in Homer so I was particularly interested in seeing these large birds gracefully walking
through the fields today. I took lots of pictures of them:
That photo shows two of the common color variations of the sandhill cranes that
summer in Alaska.
We unknowingly picked a
great time to see the cranes -- one tourism book says about
200,000 sandhill cranes use the Tanana River Valley as their flyway in
the spring and fall. I don’t know
when they arrive in the spring but I assume it's after most of the snow has melted.
Here are a couple links where you can read much more about sandhill
cranes, if you're interested. The first is from the
Cornell Lab of Ornithology, the second
Wikipedia (I know, I know . . .).
BOREAL FOREST LOOP
I followed the Farm Road Trail out to the now-dry Crane Pond, then retraced my
steps back to the trailhead for the Boreal Forest Loop:
I especially liked the forest loop because of all the tall aspens and paper
bark birch trees with their golden leaves. The leaves were especially
dramatic when the sun was shining on them.
It looked more like a forest in northern Minnesota to me than the boreal
forests I've seen in other parts of Alaska and northern Canada.
Boreal forests cover a large portion of the globe in the Northern
Hemisphere and a total of 17% of the earth's land surface.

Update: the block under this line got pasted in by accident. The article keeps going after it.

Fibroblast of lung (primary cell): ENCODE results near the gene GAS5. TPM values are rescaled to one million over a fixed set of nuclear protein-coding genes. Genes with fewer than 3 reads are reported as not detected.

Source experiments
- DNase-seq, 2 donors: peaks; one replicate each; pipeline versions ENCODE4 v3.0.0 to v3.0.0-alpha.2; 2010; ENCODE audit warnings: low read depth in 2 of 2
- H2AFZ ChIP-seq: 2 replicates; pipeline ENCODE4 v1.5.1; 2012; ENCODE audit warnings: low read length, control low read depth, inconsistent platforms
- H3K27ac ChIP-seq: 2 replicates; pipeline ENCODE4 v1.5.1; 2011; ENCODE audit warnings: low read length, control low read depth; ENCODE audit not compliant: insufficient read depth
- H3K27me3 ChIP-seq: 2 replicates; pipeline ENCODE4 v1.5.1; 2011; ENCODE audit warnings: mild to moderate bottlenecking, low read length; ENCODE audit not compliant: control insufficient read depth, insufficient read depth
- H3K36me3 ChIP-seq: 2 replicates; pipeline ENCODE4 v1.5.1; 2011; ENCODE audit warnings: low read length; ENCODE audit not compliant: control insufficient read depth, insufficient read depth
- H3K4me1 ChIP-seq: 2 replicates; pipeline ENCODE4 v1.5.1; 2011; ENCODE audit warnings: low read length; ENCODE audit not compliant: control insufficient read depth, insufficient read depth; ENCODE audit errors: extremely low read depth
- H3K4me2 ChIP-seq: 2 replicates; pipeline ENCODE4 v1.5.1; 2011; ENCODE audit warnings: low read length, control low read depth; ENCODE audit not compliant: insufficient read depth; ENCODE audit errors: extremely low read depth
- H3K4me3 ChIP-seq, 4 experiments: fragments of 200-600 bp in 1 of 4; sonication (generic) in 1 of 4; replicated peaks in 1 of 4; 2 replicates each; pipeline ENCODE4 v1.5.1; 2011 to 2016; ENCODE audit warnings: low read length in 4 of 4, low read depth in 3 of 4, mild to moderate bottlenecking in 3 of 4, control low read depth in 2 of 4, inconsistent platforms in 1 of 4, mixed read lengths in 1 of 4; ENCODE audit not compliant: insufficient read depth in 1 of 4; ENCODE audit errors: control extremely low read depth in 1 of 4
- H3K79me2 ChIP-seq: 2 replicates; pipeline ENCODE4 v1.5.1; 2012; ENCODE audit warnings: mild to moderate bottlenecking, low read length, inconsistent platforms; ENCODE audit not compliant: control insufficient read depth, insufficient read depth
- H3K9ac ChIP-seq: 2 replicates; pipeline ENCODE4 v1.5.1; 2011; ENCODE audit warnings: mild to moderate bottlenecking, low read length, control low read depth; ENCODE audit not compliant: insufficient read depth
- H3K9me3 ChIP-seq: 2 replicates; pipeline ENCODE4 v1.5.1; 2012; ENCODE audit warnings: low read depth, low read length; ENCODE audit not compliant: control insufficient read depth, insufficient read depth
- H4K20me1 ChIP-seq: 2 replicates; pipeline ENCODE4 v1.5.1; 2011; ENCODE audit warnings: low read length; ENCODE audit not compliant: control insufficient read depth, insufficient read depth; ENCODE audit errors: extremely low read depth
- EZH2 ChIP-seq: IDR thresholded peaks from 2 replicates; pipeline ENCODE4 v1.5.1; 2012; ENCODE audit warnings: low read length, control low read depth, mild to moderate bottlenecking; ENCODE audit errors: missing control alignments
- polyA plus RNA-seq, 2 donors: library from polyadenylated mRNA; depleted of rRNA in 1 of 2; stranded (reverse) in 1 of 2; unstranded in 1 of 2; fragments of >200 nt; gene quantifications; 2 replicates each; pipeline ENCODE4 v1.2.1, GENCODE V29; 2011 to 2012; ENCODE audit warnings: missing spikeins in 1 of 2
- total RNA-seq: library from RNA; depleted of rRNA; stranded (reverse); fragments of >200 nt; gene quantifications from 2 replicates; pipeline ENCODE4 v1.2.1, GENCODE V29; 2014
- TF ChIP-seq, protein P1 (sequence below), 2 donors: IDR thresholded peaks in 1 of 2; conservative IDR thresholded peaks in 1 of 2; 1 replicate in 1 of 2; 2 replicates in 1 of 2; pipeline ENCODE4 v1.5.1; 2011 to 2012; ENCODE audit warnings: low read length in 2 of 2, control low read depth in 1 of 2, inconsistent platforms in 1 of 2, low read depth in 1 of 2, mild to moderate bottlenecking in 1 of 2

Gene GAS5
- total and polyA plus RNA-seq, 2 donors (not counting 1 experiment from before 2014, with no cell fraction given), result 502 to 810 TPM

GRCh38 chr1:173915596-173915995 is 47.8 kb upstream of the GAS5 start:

When the snow melts there is a
lot of water in the forest so much of the trail on the Boreal Loop is on wooden boardwalks
This tall viewing platform
on the far side of the loop overlooks an area
next to the forest with small willows that moose enjoy eating:
Cody climbed up there
with me but we didn't see any
moose in the middle of the afternoon. That's probably more likely in the
early morning or evening at feeding time. We did see plenty of little
After hiking the forest loop Cody and I walked
through part of wetlands area and fields on the west side of the refuge.
The low spot in the next two pictures is a lake
in the spring and early summer after the snow melts but in late summer
and fall it's a green field:
One of the
entrances to the wetlands
I'm sure this looks much different when filled with
Here are some other scenes from this side of the refuge:
Another entrance to the wetlands
More fields full of birds + interesting clouds
Lots of Canada geese and sandhill cranes here, too
There were more people at Creamer's Field on a Tuesday afternoon than I expected,
probably because of the migrating birds.
Kids are in school but there were residents and tourists both older and
younger than school age enjoying the wildlife, trails, and sunshine.
Cody had plenty of doggie company, too. Good thing he isn’t a “duck dog”
like his dam or he woulda gone nuts!
Next entry: the rest of our afternoon Tuesday and other activities
on Wednesday, our last full day in Alaska
"Runtrails & Company" - Sue Norwood, Jim O'Neil,
and Cody the ultra Lab
© 2012 Sue Norwood and Jim O'Neil